Molecular Imaging developing shared resource core
Molecular imaging is an increasingly central method in the effort to improve early detection of cancer, as well as for the development of intermediate end-points that allow monitoring of the effectiveness and target specificity of new treatment modalities. The Molecular Imaging developing shared resource core increases the ability of Massey investigators to translate pre-clinical concepts in detection and targeted therapy of cancer into animal model systems and, ultimately, into early phase clinical trials. It further provides them with expertise and instruments that facilitate direct, specific, and ultra-sensitive studies of molecular pathways in the in vivo environment. This developing core leverages multiple imaging technologies currently available within the VCU Center for Molecular Imaging.
Location and instrumentation
The Molecular Imaging offices are located in Sanger Hall, with supporting instrumentation located both in Sanger Hall and in the nearby Gateway building. Major instrumentation and available through the Molecular Imaging developing core includes:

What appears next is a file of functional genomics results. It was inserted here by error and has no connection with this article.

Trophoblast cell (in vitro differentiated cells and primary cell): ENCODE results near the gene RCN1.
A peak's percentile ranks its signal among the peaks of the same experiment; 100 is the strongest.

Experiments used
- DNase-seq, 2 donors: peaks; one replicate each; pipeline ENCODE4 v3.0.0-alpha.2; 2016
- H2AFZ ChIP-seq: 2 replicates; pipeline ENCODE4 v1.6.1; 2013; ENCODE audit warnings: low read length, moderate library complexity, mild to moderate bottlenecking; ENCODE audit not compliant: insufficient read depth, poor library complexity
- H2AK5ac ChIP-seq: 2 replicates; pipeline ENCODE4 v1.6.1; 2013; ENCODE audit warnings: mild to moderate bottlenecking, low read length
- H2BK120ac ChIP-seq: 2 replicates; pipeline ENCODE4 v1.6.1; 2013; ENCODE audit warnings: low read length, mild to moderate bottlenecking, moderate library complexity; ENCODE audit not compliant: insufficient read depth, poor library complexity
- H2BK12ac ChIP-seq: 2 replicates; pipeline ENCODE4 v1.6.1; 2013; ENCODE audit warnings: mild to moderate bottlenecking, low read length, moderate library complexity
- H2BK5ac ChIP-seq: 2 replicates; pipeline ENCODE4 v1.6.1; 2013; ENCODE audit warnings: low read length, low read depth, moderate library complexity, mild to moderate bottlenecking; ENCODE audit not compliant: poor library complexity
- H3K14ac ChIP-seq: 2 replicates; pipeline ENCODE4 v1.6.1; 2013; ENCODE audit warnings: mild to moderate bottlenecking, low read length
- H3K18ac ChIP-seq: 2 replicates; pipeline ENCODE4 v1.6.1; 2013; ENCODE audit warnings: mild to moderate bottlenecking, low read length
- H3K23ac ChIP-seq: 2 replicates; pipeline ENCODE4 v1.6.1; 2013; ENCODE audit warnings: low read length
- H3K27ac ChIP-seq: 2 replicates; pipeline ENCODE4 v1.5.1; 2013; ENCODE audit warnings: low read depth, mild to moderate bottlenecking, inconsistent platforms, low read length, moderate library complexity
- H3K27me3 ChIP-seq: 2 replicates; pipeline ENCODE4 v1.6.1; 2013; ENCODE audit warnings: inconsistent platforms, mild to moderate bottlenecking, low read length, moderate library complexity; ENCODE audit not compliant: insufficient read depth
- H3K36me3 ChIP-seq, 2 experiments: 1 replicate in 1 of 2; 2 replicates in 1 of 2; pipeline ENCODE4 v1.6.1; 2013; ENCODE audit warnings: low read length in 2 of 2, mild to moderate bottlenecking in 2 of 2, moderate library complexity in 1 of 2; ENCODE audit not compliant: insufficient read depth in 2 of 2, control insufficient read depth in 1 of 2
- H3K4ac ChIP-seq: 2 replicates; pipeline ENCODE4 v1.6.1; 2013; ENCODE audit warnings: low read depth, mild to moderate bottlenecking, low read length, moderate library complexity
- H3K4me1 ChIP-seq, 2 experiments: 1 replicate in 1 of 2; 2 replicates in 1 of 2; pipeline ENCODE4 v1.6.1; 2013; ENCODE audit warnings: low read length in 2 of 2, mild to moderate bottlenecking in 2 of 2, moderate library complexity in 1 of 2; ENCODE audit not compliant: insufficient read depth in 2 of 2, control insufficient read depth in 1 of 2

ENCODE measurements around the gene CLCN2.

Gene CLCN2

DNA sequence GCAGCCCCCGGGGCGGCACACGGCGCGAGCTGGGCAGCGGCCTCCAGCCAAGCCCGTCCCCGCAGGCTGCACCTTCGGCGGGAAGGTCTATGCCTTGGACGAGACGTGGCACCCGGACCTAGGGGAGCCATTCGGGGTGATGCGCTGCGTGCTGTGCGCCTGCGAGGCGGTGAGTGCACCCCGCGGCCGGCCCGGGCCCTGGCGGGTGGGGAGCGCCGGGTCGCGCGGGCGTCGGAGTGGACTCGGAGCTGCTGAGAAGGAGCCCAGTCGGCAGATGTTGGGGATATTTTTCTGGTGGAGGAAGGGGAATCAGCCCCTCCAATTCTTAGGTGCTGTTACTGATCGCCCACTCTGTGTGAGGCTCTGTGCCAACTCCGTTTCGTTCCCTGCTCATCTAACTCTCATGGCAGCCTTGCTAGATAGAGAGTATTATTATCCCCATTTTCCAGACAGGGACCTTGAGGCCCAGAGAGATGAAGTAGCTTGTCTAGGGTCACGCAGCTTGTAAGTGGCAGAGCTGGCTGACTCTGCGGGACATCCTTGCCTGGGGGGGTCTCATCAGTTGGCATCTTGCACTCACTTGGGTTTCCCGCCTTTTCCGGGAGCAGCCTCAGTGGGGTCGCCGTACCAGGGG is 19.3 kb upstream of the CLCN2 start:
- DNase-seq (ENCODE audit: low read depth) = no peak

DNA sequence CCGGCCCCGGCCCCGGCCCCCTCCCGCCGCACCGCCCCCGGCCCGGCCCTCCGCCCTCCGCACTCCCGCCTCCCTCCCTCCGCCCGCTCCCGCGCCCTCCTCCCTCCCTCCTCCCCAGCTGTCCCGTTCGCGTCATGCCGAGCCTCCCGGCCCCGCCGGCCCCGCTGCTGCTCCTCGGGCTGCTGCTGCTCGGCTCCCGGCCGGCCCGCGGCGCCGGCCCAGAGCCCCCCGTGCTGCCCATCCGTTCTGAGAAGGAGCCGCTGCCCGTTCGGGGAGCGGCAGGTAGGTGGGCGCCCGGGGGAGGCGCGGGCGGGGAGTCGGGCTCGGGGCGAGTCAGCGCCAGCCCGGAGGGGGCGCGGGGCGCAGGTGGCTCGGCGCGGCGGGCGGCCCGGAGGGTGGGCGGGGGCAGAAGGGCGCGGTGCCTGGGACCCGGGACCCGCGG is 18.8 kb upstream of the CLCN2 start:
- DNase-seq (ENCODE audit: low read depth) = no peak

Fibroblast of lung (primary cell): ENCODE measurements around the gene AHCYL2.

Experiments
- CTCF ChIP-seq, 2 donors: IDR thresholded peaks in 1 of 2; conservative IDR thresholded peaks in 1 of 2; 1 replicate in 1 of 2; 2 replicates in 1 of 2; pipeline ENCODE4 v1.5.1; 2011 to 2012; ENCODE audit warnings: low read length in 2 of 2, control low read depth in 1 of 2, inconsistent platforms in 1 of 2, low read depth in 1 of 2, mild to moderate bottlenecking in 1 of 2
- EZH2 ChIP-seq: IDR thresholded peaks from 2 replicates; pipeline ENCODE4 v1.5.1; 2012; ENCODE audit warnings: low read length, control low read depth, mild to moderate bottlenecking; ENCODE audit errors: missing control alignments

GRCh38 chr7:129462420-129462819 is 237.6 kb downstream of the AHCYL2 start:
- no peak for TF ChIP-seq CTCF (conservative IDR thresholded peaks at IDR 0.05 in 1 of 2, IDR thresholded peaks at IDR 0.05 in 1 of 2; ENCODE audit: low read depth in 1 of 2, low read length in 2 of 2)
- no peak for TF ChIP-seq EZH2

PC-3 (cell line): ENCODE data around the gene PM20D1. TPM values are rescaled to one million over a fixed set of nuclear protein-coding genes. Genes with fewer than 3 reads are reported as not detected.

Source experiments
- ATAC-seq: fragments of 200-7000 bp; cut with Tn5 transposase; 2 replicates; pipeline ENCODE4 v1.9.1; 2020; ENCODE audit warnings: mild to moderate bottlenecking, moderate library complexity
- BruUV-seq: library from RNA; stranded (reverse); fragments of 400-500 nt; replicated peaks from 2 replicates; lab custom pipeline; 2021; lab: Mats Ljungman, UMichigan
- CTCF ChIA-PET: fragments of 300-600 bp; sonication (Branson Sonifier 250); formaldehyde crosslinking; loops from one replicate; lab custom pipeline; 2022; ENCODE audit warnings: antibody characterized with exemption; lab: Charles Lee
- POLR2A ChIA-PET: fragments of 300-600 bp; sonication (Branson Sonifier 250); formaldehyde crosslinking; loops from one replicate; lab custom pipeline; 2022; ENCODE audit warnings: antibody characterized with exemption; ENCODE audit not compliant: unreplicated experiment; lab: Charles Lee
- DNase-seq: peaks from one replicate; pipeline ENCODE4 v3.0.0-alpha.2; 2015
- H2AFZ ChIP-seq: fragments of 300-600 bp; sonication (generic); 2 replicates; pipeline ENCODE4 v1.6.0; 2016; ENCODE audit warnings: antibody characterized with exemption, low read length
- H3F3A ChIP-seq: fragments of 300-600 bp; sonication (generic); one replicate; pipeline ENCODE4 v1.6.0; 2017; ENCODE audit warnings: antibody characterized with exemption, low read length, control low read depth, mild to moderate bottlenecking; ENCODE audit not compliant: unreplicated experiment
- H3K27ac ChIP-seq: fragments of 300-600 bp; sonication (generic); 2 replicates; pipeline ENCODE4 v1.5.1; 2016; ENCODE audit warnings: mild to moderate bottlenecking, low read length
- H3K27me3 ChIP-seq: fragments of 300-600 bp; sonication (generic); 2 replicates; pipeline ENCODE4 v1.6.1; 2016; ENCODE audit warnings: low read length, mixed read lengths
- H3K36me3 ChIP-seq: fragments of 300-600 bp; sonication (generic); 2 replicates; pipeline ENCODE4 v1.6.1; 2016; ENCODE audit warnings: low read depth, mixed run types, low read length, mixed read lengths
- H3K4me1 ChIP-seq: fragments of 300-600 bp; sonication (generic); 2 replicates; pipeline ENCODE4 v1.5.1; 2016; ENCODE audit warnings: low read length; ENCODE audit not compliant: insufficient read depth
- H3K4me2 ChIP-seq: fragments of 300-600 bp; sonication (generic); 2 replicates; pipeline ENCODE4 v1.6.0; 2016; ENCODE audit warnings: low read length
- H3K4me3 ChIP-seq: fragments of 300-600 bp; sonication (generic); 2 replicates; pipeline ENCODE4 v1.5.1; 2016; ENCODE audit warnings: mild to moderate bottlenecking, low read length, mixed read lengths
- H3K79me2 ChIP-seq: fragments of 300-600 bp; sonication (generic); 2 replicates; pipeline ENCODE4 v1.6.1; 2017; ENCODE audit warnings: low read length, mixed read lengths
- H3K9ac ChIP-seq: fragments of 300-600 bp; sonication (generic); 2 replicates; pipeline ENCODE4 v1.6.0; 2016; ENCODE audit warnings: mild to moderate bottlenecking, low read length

- Seimens in vivo Animal PET Scanning Imager - allows rodent imaging of radiolabeled positron emission tomography molecules with a resolution of 1.5 – 2mm
- Leica CM 3600 whole animal and tissue cryomacrotome
- Fujifilm BAS-5000 Phosphorimager with 50 – 100µm resolution. These instruments allow ex vivo validation of in vivo PET imaging results.
- Bruker 7 Tesla Animal Magnetic Resonance Imager with 30cm bore (shown right).
- Caliper / Xenogen IVIS 200 Bioluminescence and Fluorescence Optical Imager. Allows imaging of green fluorescent protein and luciferase expression in vivo in small animal models
For further information regarding the Molecular Imaging developing shared resource, please contact the director, Dr. Jamal Zweit.
Jamal Zweit, Ph.D., D.Sc.